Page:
Museums Should be More Popular Than Theme Parks

One of the field trips that we set up as part of our Detroit tour was a trip to The Henry Ford Museum. After a rather disappointing first half hour wandering around the static exhibits of nicely polished cars we latched onto the part of the museum that’s starts the serotonin pump for anyone who is engineering-minded. There are amazing displays of early industrialization, including steam engines for factories, early power generators, and examples of early assembly line machinery. We’re going to cover that stuff in depth but editing it all together will take some time.

For now we wanted to give you a quick glimpse at a delightful exhibit of a Model T. You don’t just look at it; every morning the museum staff takes apart the entire vehicle and throughout the day helps museum-goers walk through the process of putting it back together.

Why isn’t this the model to supplant amusement parks? This hands-on work with real equipment — not just a model made to stand up to the masses — is pure gold for occupying curious people of all ages. The interaction with museum staff adds a tangible human element to the institution, and you just might learn something more than history in the process!

[Full Disclosure: The Henry Ford provided Hackaday with free admission -- Thank You!]

Youthful Destruction at Maker Faire


Who didn’t get in trouble for taking things apart as a kid? The TakeItApart booth at the 2014 Maker Faire was among my favorite. It let anyone (especially the kids) grab a piece of electronics headed for recycling and crack it open just to see what is inside. The good news being that you didn’t need to be able to put it back together again since it’s just going to be ground up for its constituent materials anyway.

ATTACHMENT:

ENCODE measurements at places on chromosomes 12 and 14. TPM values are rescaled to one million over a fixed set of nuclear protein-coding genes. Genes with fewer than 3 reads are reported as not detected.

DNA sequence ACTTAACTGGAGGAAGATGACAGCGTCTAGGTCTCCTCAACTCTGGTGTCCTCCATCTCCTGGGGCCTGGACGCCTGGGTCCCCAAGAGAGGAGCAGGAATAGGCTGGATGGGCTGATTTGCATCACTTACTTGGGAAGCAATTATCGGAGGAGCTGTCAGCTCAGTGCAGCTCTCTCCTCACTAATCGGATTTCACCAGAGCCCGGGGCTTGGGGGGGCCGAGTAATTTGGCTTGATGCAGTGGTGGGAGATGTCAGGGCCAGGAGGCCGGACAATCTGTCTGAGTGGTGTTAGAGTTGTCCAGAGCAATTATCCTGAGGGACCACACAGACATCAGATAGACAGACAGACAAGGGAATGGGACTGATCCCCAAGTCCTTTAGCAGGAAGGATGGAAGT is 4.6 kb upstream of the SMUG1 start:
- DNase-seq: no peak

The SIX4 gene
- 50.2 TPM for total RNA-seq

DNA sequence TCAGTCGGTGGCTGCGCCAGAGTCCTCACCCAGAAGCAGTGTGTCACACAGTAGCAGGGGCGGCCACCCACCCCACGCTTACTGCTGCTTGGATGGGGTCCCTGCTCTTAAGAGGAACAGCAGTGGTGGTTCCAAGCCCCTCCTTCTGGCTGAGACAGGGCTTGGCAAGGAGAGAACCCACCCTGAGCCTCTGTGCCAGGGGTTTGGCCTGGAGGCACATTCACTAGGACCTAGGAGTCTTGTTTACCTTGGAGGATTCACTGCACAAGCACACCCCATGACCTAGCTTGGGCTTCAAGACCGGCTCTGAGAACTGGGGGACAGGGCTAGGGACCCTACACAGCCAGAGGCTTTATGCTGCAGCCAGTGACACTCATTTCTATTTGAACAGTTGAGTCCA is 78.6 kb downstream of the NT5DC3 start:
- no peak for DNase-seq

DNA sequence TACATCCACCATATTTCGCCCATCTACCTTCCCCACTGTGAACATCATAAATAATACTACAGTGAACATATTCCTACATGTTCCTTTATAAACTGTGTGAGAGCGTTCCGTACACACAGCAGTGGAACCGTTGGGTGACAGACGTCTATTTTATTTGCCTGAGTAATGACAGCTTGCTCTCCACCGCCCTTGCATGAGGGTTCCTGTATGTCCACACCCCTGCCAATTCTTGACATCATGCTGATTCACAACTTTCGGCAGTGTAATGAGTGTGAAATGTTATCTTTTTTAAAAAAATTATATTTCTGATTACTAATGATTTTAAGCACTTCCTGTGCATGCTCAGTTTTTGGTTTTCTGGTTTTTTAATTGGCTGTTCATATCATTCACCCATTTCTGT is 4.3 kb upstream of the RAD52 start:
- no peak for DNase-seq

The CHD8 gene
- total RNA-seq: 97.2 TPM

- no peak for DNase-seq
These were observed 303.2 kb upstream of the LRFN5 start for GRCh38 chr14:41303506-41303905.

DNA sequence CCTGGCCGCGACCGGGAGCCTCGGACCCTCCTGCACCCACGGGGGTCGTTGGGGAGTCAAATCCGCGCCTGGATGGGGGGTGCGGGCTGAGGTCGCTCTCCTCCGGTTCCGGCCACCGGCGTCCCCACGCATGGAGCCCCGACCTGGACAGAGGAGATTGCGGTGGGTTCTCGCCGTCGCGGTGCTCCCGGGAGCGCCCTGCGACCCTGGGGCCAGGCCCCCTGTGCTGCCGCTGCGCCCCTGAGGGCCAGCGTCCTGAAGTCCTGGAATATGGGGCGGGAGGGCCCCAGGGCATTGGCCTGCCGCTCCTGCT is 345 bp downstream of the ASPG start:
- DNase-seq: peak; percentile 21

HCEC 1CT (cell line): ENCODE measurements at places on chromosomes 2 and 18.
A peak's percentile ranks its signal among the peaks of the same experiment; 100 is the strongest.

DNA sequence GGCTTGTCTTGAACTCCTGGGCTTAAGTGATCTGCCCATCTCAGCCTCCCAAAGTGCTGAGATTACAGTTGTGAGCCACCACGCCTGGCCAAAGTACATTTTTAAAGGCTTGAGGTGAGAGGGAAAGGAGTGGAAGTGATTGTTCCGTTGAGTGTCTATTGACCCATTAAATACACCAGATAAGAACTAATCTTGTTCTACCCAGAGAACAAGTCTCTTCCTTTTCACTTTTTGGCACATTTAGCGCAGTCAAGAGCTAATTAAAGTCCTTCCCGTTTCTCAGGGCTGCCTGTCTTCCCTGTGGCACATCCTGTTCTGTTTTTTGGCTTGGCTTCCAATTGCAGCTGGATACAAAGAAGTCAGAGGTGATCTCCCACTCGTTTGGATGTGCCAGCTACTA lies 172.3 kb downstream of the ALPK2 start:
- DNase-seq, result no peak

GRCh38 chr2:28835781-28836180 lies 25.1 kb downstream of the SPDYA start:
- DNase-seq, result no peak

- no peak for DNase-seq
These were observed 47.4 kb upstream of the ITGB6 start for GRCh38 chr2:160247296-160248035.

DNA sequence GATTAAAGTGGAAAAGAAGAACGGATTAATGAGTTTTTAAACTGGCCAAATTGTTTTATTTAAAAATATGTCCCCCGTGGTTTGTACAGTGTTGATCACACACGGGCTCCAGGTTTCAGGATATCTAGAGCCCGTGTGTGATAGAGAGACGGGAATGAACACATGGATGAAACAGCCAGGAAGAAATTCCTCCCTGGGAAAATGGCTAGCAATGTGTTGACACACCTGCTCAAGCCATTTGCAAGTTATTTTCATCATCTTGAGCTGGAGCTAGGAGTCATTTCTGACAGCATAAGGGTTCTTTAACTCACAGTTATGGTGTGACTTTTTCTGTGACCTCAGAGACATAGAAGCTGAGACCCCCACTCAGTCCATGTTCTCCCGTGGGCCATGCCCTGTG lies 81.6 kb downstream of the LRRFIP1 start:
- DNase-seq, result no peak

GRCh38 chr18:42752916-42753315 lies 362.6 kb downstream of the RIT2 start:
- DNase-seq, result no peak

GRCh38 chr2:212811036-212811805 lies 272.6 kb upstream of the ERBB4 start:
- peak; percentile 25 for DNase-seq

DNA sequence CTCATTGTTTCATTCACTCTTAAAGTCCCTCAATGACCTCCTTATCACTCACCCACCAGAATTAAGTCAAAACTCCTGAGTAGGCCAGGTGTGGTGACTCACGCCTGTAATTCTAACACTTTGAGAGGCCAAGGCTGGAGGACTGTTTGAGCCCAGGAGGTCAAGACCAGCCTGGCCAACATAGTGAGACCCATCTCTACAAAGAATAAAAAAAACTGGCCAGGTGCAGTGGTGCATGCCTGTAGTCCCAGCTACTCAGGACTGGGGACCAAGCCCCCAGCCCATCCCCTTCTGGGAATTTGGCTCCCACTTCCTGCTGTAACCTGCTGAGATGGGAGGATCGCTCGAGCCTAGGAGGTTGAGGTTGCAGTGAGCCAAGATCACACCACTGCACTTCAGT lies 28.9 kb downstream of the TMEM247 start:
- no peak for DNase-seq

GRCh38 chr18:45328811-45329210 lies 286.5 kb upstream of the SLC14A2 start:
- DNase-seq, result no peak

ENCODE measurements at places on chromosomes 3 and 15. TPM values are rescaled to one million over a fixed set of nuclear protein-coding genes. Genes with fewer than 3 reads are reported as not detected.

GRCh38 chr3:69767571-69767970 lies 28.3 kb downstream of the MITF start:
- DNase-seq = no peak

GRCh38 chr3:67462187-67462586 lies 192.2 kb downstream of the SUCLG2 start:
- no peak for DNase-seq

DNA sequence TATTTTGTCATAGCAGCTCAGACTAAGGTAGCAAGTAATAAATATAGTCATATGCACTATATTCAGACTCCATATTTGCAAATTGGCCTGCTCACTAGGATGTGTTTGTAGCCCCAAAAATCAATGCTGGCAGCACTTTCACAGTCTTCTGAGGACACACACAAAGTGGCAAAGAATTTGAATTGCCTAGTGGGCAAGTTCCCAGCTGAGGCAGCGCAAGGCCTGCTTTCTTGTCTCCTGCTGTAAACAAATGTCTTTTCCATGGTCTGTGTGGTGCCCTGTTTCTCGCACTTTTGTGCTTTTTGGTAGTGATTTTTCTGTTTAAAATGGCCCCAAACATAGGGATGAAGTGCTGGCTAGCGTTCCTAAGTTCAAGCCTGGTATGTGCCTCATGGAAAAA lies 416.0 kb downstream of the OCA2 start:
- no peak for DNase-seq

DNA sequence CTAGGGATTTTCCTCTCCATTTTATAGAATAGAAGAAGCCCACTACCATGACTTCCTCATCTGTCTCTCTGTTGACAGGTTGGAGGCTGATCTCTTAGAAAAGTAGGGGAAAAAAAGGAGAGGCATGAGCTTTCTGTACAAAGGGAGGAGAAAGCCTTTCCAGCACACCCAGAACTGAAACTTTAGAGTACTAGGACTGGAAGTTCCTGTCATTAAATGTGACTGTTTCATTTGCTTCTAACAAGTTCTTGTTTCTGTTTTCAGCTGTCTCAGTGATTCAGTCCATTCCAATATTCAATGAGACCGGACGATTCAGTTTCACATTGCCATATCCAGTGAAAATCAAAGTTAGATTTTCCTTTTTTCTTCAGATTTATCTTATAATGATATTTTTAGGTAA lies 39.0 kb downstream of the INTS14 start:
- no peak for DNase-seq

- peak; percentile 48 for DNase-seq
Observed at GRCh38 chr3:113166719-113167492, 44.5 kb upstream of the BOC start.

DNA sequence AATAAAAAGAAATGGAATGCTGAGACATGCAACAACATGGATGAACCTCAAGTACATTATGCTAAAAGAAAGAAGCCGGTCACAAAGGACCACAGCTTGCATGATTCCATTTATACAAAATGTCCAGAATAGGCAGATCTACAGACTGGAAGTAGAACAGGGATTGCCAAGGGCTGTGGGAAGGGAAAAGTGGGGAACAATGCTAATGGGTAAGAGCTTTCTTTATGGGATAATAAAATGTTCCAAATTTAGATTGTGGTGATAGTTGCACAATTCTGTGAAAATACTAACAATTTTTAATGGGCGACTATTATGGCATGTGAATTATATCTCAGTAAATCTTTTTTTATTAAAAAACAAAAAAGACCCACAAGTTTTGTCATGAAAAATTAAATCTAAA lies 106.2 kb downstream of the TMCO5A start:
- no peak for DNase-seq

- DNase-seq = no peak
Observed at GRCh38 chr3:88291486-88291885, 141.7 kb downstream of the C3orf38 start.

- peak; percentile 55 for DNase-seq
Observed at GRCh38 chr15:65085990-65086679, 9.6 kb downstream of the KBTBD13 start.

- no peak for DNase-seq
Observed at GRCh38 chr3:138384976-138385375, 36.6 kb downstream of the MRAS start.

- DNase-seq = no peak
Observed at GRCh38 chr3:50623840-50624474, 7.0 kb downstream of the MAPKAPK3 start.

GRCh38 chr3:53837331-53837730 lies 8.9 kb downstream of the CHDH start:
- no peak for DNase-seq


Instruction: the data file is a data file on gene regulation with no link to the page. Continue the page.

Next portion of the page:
There’s something cathartic about watching a 7-year-old stabbing at a Walkman radio with a slotted screwdriver (those plastic cases are more robust than you might think). I asked if anyone had managed to slice open their hand back-to-the-future style in the process and thankfully the answer was no. But there was at least one instance of “free daycare” where the parents wandered off — there are plenty of distractions at MF — much to the chagrin of their progeny.

Seeing this made me think of this recent interview with [Bunnie Huang] in which he mentions taking chips out of their sockets on an Apple II when he was a kid. He would pull them and replace them backwards to see what effect it would have. Ha! If you have a similar childhood experience to share we’d love to hear about it in the comments. If you just want to see the guts of a bunch of stuff head of to TakeItApart.

What’s Inside a USB Isolator?

Coil Die


In this acid powered teardown, [Lindsay] decapped a USB isolator to take a look at how the isolation worked. The decapped part is an Analog Devices ADUM4160. Analog Devices explains that the device uses their iCoupler technology, which consists of on chip transformers.